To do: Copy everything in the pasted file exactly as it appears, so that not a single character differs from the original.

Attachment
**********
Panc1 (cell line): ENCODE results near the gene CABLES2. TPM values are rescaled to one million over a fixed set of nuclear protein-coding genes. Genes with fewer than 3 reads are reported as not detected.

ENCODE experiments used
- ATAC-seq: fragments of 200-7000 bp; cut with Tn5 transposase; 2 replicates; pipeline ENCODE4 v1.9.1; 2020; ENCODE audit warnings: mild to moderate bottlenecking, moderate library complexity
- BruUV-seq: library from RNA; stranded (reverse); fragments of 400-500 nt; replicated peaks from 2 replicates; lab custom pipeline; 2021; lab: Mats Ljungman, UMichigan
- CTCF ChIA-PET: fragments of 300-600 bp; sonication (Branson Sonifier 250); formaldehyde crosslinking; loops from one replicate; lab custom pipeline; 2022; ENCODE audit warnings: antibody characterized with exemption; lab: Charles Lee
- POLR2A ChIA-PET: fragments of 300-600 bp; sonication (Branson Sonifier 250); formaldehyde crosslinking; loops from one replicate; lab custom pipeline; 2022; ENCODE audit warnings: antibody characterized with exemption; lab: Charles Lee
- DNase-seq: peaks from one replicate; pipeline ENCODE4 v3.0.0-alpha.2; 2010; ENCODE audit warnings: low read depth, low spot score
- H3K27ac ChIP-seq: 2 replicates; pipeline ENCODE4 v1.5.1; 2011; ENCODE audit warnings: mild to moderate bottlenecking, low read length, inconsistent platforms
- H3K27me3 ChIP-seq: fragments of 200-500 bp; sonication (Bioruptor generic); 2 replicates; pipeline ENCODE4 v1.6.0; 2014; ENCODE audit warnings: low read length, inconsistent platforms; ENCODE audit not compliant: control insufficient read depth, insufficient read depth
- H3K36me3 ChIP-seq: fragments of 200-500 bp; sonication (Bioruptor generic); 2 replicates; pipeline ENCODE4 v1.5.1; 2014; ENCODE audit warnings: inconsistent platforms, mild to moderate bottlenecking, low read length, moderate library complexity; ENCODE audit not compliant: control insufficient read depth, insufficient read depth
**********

Panc1 (cell line): ENCODE results near the gene CABLES2. TPM values are rescaled to one million over a fixed set of nuclear protein-coding genes. Genes with fewer than 3 reads are reported as not detected.

ENCODE experiments used
- ATAC-seq: fragments of 200-7000 bp; cut with Tn5 transposase; 2 replicates; pipeline ENCODE4 v1.9.1; 2020; ENCODE audit warnings: mild to moderate bottlenecking, moderate library complexity
- BruUV-seq: library from RNA; stranded (reverse); fragments of 400-500 nt; replicated peaks from 2 replicates; lab custom pipeline; 2021; lab: Mats Ljungman, UMichigan
- CTCF ChIA-PET: fragments of 300-600 bp; sonication (Branson Sonifier 250); formaldehyde crosslinking; loops from one replicate; lab custom pipeline; 2022; ENCODE audit warnings: antibody characterized with exemption; lab: Charles Lee
- POLR2A ChIA-PET: fragments of 300-600 bp; sonication (Branson Sonifier 250); formaldehyde crosslinking; loops from one replicate; lab custom pipeline; 2022; ENCODE audit warnings: antibody characterized with exemption; lab: Charles Lee
- DNase-seq: peaks from one replicate; pipeline ENCODE4 v3.0.0-alpha.2; 2010; ENCODE audit warnings: low read depth, low spot score
- H3K27ac ChIP-seq: 2 replicates; pipeline ENCODE4 v1.5.1; 2011; ENCODE audit warnings: mild to moderate bottlenecking, low read length, inconsistent platforms
- H3K27me3 ChIP-seq: fragments of 200-500 bp; sonication (Bioruptor generic); 2 replicates; pipeline ENCODE4 v1.6.0; 2014; ENCODE audit warnings: low read length, inconsistent platforms; ENCODE audit not compliant: control insufficient read depth, insufficient read depth
- H3K36me3 ChIP-seq: fragments of 200-500 bp; sonication (Bioruptor generic); 2 replicates; pipeline ENCODE4 v1.5.1; 2014; ENCODE audit warnings: inconsistent platforms, mild to moderate bottlenecking, low read length, moderate library complexity; ENCODE audit not compliant: control insufficient read depth, insufficient read depth